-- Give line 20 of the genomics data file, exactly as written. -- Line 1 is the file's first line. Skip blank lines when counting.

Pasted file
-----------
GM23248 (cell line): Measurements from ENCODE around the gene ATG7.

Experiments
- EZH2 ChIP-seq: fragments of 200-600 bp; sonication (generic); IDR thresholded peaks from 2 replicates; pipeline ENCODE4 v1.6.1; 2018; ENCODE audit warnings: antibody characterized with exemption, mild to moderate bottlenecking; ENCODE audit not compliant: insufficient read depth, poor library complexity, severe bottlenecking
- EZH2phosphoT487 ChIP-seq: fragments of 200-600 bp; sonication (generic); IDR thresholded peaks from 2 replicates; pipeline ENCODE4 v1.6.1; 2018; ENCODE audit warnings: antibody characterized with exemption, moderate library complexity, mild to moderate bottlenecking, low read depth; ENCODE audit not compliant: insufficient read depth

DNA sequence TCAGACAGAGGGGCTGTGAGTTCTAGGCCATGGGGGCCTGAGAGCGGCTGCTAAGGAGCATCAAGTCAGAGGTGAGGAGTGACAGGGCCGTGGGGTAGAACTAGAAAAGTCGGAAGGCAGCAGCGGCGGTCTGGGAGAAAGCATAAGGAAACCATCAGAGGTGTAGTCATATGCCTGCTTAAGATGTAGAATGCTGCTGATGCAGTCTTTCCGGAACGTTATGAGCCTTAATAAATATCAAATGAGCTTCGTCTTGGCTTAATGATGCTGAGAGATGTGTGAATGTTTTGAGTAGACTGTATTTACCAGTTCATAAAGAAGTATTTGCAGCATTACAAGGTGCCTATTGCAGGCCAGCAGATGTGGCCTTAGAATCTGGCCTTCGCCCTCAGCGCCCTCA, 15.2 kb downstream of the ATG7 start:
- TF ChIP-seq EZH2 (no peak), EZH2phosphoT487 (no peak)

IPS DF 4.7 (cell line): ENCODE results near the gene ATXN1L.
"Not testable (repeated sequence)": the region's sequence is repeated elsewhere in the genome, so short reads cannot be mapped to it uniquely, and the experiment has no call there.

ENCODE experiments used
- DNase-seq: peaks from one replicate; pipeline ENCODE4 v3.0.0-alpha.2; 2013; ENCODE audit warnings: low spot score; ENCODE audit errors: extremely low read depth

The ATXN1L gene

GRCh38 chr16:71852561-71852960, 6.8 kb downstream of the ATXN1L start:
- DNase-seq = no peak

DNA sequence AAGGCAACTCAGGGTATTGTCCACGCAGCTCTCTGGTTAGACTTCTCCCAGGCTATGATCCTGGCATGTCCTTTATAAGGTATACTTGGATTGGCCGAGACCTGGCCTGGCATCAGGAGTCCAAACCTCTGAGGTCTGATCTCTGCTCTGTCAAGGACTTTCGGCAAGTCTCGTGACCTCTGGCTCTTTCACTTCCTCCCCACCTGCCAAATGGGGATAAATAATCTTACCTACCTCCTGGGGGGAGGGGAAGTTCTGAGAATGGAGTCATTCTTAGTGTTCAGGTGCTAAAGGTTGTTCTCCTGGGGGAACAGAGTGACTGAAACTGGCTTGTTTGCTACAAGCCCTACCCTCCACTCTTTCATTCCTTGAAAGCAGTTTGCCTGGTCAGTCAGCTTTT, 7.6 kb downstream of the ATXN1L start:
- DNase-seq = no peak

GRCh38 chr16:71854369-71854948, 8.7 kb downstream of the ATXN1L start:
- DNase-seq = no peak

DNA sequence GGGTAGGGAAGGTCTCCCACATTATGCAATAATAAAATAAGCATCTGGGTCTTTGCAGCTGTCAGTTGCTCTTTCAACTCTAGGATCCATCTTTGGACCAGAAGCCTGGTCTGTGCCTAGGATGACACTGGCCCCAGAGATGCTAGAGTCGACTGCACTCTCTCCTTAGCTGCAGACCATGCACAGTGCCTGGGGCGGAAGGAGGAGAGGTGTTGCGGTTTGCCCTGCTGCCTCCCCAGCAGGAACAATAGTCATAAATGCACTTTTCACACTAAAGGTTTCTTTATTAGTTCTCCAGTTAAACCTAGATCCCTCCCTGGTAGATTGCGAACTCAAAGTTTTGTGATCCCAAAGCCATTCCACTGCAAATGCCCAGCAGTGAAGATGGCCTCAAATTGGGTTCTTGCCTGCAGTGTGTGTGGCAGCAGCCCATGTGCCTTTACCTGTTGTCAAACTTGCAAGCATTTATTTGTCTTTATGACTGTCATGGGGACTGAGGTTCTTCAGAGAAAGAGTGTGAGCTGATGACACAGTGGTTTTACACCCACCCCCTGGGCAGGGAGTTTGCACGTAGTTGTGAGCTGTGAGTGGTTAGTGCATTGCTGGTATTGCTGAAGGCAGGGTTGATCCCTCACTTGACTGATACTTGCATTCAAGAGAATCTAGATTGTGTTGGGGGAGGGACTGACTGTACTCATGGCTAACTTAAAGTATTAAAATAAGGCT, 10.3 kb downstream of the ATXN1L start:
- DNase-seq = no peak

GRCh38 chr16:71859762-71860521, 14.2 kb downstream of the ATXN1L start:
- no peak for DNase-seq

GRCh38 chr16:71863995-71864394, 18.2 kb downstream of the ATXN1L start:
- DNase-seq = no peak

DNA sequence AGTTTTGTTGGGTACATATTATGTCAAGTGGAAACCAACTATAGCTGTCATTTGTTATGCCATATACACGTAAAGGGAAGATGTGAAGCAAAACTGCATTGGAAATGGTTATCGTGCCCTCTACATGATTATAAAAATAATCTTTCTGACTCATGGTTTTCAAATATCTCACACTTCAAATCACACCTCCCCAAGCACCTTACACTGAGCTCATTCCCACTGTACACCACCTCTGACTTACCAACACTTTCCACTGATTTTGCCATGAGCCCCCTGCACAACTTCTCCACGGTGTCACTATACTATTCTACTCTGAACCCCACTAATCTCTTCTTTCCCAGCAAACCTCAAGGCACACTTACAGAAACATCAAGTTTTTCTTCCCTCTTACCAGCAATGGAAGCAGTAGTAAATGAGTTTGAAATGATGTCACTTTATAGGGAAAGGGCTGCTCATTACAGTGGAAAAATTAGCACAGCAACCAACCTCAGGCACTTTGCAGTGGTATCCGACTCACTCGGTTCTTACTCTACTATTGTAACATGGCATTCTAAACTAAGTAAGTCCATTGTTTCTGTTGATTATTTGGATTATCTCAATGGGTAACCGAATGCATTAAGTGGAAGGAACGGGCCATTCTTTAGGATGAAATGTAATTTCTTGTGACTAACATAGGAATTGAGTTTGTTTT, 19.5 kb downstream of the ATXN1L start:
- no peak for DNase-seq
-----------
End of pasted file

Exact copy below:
GRCh38 chr16:71859762-71860521, 14.2 kb downstream of the ATXN1L start: